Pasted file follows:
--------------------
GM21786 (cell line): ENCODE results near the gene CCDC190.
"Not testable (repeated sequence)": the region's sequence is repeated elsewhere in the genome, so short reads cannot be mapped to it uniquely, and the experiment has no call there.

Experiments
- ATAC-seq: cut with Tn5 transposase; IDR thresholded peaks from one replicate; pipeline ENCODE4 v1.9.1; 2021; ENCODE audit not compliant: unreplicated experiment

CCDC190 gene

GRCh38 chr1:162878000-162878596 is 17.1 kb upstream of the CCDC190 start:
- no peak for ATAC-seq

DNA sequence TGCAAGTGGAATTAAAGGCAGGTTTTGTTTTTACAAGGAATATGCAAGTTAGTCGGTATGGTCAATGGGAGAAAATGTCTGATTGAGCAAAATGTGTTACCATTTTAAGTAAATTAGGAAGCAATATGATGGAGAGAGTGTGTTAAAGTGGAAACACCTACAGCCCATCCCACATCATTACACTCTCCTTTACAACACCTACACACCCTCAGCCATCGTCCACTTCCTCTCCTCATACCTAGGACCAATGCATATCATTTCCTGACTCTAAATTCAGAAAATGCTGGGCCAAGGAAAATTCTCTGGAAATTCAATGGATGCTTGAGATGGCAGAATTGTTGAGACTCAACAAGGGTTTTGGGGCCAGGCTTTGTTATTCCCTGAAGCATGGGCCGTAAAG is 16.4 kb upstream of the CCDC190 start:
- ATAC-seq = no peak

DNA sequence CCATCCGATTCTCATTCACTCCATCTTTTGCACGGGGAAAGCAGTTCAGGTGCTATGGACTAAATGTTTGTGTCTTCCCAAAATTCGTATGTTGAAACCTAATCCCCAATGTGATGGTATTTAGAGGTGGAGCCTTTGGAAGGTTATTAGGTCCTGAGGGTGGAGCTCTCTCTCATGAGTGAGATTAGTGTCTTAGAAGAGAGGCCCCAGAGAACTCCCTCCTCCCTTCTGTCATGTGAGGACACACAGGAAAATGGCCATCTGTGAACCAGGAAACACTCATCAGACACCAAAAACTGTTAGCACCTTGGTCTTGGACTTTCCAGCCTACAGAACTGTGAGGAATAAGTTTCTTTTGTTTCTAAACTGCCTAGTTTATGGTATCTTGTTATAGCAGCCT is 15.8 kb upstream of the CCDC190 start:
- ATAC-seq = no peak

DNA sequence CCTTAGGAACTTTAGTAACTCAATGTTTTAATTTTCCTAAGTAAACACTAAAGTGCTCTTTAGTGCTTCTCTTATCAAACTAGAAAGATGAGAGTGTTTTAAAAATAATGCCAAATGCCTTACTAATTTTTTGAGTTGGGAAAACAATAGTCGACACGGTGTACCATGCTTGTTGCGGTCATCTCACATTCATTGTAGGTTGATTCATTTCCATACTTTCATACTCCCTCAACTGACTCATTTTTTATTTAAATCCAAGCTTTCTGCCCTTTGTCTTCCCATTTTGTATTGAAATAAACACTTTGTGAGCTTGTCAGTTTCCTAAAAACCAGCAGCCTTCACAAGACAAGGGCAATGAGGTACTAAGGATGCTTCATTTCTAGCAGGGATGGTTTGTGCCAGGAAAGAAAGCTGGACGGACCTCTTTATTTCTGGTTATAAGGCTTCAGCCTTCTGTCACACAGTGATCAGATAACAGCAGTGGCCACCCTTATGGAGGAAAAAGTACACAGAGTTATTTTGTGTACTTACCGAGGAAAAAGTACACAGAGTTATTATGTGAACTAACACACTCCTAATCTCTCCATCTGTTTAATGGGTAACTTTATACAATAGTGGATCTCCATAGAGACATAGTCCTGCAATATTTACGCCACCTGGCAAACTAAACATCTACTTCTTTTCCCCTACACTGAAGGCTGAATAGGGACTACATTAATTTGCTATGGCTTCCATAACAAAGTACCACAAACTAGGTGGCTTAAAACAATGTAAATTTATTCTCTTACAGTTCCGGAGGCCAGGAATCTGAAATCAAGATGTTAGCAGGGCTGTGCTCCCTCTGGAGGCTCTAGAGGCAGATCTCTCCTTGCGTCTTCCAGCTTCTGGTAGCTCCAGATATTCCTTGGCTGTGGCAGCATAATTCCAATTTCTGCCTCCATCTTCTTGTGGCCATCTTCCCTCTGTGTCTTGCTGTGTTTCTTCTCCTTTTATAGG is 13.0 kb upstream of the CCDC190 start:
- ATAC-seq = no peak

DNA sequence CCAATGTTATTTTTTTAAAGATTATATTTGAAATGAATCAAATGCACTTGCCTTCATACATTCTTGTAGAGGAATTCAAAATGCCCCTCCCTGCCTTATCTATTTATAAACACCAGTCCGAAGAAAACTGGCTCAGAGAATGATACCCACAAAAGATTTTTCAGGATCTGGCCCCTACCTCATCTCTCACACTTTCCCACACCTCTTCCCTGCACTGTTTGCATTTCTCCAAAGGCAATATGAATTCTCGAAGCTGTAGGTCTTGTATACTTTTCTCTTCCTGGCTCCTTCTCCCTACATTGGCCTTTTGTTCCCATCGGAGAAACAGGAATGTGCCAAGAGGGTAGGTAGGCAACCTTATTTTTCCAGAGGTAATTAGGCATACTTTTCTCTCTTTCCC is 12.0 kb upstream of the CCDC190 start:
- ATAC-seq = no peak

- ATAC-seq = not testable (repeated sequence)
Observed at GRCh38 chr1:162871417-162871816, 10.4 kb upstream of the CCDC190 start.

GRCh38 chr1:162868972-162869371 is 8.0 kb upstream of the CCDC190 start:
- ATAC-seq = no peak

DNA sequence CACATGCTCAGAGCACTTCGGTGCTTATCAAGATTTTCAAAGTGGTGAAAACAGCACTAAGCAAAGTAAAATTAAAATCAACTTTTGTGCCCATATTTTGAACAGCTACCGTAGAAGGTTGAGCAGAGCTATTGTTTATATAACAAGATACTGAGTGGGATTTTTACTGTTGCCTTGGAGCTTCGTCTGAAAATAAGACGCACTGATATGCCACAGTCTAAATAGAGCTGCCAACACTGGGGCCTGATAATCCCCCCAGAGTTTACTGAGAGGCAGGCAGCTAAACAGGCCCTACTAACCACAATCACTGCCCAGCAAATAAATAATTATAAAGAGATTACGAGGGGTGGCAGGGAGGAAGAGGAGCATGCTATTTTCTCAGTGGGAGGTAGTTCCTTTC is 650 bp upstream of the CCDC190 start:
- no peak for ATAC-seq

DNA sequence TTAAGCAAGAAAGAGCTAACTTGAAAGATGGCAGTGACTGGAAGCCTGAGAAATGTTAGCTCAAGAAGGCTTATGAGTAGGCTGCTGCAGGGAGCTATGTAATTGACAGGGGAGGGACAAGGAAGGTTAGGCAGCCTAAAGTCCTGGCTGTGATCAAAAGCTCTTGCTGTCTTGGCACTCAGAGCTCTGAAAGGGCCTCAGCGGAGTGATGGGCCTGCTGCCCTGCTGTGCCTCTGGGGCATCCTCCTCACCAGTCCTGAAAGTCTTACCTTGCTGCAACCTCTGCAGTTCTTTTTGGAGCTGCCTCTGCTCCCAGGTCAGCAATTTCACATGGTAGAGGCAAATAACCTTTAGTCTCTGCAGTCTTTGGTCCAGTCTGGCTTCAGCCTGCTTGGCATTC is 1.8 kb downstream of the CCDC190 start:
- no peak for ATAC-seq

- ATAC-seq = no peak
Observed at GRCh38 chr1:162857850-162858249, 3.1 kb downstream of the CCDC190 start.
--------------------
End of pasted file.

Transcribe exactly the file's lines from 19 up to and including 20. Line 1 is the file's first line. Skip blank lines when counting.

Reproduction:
- ATAC-seq = no peak

DNA sequence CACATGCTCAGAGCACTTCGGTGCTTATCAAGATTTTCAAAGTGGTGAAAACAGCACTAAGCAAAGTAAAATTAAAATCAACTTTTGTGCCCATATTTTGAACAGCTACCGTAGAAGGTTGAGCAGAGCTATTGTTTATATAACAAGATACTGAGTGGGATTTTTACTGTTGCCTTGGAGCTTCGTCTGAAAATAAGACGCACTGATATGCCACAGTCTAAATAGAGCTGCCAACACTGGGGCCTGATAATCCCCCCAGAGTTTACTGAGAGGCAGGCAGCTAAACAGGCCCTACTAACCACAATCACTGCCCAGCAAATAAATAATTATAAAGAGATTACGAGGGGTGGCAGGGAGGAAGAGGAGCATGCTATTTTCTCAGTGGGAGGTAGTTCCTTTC is 650 bp upstream of the CCDC190 start: